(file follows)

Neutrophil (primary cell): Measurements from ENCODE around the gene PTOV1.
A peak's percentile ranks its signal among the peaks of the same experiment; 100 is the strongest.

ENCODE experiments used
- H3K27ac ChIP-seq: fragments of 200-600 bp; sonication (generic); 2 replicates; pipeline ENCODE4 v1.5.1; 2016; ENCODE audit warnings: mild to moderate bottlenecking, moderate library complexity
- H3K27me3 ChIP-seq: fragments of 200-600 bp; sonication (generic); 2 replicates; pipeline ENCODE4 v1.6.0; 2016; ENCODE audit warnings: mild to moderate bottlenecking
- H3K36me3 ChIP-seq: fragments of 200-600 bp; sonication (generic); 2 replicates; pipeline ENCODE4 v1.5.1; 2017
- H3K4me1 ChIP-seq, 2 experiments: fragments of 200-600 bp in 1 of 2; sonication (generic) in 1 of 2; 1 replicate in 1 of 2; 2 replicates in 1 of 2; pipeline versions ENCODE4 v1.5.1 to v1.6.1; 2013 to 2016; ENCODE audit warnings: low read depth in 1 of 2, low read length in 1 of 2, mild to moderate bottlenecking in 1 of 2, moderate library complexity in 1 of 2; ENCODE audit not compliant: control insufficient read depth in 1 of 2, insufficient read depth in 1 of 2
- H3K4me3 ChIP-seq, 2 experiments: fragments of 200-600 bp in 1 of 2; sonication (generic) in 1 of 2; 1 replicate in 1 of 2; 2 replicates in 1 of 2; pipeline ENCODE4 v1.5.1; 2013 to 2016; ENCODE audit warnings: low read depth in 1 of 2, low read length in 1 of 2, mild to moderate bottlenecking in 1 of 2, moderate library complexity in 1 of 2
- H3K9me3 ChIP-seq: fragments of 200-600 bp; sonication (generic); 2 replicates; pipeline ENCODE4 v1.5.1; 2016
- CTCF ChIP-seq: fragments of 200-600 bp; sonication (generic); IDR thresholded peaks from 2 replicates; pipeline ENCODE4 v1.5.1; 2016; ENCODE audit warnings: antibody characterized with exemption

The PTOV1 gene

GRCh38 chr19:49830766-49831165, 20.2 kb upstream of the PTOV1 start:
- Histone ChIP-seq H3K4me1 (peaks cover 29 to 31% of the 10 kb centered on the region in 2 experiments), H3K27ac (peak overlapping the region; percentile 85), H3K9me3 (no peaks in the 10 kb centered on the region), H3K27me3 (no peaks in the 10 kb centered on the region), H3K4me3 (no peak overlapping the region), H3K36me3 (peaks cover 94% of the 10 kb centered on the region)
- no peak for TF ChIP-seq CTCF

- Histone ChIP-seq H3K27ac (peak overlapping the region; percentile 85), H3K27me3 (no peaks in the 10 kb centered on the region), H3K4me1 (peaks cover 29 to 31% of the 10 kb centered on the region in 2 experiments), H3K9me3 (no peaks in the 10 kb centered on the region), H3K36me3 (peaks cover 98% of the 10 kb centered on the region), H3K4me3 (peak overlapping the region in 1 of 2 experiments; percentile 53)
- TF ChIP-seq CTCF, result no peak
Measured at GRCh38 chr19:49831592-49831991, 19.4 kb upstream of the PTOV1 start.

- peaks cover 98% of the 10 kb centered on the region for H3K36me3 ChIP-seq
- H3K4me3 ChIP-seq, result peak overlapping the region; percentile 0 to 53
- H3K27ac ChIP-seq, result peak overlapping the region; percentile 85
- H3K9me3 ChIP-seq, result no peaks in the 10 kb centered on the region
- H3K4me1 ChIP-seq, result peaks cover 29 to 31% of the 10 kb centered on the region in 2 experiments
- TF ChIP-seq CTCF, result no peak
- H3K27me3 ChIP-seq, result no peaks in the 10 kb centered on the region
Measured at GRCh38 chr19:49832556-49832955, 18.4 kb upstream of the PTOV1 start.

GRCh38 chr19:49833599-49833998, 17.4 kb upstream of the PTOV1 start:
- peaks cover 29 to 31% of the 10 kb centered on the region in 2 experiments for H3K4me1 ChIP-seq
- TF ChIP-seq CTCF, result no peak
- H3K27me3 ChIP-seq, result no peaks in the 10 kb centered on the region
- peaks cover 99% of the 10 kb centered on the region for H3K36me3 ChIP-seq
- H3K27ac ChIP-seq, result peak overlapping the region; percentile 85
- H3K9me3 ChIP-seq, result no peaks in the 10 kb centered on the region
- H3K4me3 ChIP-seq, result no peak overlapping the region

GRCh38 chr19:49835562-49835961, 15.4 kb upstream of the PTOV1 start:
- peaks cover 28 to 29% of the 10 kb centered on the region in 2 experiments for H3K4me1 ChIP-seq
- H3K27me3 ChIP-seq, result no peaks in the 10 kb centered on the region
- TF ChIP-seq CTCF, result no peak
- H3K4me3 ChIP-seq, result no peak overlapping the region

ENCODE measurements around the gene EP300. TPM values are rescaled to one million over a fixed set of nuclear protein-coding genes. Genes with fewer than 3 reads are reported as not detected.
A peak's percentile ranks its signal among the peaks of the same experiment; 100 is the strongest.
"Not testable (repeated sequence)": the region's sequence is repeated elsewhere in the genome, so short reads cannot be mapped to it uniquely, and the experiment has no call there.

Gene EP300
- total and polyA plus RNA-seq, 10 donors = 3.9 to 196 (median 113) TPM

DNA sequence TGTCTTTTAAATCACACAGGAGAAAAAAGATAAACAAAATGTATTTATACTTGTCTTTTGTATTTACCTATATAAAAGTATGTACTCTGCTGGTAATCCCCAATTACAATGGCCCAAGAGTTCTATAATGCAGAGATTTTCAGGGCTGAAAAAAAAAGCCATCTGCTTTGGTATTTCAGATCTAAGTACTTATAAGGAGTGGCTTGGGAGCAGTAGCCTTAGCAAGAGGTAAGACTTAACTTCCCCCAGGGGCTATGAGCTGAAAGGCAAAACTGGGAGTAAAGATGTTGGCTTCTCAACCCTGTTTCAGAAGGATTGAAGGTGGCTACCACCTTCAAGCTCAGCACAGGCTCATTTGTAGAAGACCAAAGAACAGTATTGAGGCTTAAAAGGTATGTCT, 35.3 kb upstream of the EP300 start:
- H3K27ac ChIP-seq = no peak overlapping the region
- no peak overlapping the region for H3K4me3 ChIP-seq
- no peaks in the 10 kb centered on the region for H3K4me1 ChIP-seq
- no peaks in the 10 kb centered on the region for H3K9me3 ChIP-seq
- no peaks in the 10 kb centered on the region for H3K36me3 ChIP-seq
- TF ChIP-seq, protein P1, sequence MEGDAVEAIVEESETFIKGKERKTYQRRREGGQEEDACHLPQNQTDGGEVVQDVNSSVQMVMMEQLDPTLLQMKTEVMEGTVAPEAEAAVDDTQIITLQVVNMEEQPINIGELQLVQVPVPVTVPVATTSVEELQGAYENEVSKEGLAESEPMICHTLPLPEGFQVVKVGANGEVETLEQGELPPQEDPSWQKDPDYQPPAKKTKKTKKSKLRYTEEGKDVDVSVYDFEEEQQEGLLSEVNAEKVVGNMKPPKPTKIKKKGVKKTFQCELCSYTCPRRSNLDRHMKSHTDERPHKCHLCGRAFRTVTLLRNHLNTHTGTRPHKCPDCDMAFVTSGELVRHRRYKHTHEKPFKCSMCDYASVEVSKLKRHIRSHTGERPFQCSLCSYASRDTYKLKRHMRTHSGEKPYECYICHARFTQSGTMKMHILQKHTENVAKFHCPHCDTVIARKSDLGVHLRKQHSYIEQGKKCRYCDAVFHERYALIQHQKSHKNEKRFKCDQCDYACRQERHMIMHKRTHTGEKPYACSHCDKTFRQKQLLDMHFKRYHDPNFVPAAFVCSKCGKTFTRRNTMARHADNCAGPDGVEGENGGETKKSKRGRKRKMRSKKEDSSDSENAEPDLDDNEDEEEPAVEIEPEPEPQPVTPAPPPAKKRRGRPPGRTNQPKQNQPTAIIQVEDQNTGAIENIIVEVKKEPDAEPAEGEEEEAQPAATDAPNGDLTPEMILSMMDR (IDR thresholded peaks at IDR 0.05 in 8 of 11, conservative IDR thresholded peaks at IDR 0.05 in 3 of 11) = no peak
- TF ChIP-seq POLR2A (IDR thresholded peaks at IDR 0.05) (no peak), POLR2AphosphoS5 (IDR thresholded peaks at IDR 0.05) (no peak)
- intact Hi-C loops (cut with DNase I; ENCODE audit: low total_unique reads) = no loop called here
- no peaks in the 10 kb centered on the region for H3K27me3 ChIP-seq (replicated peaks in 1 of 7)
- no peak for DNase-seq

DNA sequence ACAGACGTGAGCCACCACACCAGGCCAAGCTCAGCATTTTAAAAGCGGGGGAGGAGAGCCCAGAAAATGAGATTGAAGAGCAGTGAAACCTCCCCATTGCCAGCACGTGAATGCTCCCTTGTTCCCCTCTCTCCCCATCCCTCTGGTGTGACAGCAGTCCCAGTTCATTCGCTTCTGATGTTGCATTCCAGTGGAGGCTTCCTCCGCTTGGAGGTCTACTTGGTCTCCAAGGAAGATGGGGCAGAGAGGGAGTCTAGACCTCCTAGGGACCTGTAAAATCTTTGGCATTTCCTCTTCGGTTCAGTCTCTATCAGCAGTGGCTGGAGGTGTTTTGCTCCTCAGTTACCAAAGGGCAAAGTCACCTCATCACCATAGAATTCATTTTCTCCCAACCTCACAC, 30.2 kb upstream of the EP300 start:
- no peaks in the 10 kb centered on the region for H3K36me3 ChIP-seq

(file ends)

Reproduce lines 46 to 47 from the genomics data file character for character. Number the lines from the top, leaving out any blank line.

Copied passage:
- no peak overlapping the region for H3K4me3 ChIP-seq
- no peaks in the 10 kb centered on the region for H3K4me1 ChIP-seq